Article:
Hope restored with a bicycle – Chantha’s story

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“I am so happy that I can go back to school…”

Chantha is 11 years old and lives with her two younger siblings and their elderly grandmother in a small house in the Prey Veng province of Cambodia.

Her parents separated when she was young and shortly thereafter her mum was forced to move to Phnom Penh and work in a factory to provide for her children.

Even with her mum’s job in the factory, Chantha and her siblings will often go without enough food for a while.

Chantha loves going to school but getting to class each day is a challenge.

She lives far from the nearest school and had to walk a long way to get there and back.

“I was often alone, and I felt unsafe walking all that way,” she says.

Her fears were not unfounded as Cambodia struggles with child trafficking and abuse, particularly in rural districts like hers.   

Each day she also had to cross a large canal that often flooded and could be hard to navigate.  

But it’s not only distance and danger that lay between Chantha and getting an education.

Her family could rarely afford the school materials (books, pens, bags and uniforms) she needed, and the combined weight of these costs and challenges lead Chantha to consider dropping out of school many times.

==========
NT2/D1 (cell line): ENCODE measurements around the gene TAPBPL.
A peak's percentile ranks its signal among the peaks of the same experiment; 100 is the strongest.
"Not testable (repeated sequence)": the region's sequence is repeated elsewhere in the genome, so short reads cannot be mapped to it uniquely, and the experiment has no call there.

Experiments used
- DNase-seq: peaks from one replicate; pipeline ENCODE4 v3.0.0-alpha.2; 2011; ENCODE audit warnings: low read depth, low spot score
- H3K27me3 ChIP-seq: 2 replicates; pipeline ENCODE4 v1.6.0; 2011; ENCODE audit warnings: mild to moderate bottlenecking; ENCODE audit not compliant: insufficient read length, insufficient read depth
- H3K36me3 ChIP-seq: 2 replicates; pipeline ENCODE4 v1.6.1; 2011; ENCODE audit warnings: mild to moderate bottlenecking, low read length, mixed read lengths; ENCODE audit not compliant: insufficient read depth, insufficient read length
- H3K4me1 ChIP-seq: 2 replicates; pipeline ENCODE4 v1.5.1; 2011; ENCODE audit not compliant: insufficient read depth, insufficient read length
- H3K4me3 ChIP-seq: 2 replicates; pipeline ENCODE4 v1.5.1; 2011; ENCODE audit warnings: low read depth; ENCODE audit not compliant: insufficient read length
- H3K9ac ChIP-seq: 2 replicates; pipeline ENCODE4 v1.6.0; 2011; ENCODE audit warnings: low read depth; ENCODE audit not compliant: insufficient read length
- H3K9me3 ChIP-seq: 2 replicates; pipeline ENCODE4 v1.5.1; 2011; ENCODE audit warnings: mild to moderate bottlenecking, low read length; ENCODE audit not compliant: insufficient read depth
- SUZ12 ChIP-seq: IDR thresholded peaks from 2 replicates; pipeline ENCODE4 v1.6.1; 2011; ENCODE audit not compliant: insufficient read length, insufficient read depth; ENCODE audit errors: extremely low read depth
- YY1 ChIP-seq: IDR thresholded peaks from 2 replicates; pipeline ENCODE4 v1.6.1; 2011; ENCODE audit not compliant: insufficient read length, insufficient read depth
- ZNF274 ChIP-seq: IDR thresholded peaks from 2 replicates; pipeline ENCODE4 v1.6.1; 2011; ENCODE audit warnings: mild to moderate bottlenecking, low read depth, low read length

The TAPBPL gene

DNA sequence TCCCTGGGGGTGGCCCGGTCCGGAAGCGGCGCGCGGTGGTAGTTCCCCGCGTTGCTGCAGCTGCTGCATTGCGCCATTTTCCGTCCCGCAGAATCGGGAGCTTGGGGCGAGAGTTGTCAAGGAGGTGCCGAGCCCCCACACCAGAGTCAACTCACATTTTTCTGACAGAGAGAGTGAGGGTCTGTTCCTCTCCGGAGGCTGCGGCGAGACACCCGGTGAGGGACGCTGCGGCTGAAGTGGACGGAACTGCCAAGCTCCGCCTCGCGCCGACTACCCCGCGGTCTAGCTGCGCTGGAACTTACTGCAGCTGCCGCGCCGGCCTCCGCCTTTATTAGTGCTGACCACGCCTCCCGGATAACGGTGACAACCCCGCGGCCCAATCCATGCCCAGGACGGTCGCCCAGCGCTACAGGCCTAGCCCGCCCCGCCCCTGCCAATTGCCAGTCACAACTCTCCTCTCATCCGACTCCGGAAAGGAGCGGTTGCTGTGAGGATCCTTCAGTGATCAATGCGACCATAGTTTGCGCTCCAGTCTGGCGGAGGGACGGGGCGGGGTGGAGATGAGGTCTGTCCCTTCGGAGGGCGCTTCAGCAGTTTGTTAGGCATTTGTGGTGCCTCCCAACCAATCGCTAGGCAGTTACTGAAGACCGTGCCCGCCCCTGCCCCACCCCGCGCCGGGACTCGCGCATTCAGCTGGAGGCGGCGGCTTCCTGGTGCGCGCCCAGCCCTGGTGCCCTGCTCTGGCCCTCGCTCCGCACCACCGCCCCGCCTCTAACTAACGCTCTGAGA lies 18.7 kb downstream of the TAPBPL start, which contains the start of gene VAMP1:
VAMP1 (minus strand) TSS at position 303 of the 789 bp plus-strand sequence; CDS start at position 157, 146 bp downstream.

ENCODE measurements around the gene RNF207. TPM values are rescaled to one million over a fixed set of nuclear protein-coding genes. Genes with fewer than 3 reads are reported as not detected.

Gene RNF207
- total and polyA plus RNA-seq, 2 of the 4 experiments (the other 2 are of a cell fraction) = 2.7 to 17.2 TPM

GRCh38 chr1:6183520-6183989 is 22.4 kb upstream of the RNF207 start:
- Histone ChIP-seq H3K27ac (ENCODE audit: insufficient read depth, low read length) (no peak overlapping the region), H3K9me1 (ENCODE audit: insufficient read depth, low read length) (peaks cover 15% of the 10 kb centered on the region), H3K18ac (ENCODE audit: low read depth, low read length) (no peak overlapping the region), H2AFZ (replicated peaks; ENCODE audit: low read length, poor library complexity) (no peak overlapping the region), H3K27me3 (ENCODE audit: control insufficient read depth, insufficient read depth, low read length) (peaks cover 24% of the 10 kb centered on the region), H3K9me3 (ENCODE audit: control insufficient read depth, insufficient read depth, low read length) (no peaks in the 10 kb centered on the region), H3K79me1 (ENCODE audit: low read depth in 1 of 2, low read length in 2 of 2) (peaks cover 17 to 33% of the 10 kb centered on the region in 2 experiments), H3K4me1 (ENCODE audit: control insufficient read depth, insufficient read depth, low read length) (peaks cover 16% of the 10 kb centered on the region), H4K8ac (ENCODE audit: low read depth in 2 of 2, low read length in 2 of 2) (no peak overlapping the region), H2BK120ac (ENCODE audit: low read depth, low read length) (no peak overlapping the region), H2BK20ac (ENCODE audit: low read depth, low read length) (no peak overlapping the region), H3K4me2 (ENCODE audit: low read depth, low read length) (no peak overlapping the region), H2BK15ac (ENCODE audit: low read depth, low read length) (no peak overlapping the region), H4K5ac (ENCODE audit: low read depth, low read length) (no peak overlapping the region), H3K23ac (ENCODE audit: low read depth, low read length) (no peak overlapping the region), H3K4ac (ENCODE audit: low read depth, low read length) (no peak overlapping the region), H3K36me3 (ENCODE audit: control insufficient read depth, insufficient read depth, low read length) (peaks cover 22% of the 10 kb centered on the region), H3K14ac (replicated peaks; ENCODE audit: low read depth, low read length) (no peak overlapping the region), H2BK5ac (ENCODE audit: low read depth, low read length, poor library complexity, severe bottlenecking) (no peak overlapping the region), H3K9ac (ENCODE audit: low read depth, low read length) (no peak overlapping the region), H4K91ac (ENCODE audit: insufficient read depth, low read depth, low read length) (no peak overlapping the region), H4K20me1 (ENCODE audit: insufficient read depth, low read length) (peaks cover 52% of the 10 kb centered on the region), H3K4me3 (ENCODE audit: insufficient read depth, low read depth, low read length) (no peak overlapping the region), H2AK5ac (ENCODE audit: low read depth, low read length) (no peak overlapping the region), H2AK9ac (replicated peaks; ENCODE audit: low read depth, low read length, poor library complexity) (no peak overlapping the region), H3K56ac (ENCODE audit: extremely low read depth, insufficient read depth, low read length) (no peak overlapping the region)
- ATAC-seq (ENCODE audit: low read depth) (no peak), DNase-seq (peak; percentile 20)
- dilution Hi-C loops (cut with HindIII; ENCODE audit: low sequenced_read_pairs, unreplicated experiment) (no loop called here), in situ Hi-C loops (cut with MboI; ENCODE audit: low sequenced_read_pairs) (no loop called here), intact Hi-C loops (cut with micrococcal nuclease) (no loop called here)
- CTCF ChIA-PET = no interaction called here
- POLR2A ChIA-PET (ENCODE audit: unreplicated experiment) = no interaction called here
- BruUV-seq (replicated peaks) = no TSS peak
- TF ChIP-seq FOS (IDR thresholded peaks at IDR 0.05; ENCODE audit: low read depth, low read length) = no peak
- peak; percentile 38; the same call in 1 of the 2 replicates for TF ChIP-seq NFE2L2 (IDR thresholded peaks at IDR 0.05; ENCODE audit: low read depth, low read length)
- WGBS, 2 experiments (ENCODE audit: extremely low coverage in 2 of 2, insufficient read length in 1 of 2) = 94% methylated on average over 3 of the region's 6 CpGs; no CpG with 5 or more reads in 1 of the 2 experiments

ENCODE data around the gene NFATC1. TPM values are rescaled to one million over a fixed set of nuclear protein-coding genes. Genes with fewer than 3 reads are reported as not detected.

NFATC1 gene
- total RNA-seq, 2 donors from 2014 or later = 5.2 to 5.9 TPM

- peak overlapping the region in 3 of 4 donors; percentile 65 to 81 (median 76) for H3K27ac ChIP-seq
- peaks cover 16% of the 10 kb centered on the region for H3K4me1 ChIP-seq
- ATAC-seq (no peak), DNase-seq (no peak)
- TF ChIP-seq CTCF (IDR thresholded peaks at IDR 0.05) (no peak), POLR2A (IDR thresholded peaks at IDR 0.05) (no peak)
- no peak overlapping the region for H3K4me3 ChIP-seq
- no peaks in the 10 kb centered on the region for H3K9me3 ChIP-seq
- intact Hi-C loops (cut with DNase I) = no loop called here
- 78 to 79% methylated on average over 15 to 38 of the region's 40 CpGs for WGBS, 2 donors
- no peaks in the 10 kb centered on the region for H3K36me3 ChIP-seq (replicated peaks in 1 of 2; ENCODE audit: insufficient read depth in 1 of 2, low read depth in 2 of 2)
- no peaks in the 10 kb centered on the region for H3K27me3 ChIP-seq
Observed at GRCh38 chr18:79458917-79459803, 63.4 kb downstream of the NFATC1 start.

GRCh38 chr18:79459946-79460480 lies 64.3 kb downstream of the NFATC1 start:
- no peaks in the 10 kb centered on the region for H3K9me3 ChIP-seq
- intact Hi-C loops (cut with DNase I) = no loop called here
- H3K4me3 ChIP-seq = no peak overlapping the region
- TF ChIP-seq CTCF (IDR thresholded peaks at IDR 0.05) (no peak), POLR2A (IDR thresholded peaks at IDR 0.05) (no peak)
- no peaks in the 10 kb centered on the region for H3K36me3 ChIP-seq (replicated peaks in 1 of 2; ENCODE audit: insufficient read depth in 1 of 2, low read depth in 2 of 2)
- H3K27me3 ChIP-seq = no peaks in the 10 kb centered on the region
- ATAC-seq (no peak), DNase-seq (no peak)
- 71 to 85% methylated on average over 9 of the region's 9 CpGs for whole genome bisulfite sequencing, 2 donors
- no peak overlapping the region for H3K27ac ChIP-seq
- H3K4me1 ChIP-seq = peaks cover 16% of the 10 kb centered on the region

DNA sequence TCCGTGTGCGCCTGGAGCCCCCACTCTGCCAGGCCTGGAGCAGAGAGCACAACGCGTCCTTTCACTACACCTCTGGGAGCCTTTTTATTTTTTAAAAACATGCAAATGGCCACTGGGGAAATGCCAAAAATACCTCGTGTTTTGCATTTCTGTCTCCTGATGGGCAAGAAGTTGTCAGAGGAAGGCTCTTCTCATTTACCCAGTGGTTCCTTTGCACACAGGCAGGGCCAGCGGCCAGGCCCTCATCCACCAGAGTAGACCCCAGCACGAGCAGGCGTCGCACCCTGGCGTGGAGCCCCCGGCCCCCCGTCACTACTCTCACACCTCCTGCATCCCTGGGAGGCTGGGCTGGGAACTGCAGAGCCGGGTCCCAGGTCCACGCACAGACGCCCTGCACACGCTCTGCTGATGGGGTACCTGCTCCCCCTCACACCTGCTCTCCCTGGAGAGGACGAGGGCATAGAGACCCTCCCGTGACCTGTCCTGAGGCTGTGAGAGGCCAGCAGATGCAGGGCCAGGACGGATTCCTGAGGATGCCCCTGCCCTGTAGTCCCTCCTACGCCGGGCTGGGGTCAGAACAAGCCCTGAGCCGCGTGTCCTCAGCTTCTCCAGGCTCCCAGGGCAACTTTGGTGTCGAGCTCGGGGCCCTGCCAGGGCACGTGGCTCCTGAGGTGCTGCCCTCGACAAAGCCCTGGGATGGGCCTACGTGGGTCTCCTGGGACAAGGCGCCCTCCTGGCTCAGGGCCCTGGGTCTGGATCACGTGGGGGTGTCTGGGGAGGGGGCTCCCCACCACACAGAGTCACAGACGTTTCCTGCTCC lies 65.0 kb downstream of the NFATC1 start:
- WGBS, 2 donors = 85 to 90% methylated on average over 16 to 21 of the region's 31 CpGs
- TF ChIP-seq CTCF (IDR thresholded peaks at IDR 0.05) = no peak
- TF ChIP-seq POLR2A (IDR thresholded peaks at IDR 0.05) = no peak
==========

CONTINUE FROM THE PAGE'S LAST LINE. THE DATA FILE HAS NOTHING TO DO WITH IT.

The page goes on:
Effects of the COVID-19 Pandemic

The pandemic hit Chantha’s family particularly hard. Her mother’s work became unpredictable and they went without enough food for long stretches during the lockdowns.

Even when lockdowns recently relaxed and schools began to reopen, it looked doubtful that they would be able to afford for Chantha to return.

What they didn’t realise was that, right at that moment, the principal at Chantha’s school was nominating her for Sunshine Cambodia’s School Development Program.

Enter Sunshine Cambodia

Shortly after being accepted into the program Chantha and her family received hygiene materials (including a water filter, soaps, hand sanitiser and face masks) and a series of food packages (which included rice, noodles, fish sauce, soy sauce and sugar).

This meant Chantha and her family could now worry less about where the next meal was going to come from, and it also reduced their chances of getting Covid and many other diseases that they had commonly struggled with (often due to poor hygiene).          

But perhaps the most exciting of all for Chantha, the program is providing her with school fees, a uniform, study materials and a bike to get to school with.

“I am so grateful for all of the support and encouragement from everyone at Sunshine Cambodia,” she says, “It gives me hope and motivation to continue studying and achieve my dream of being a doctor.”  

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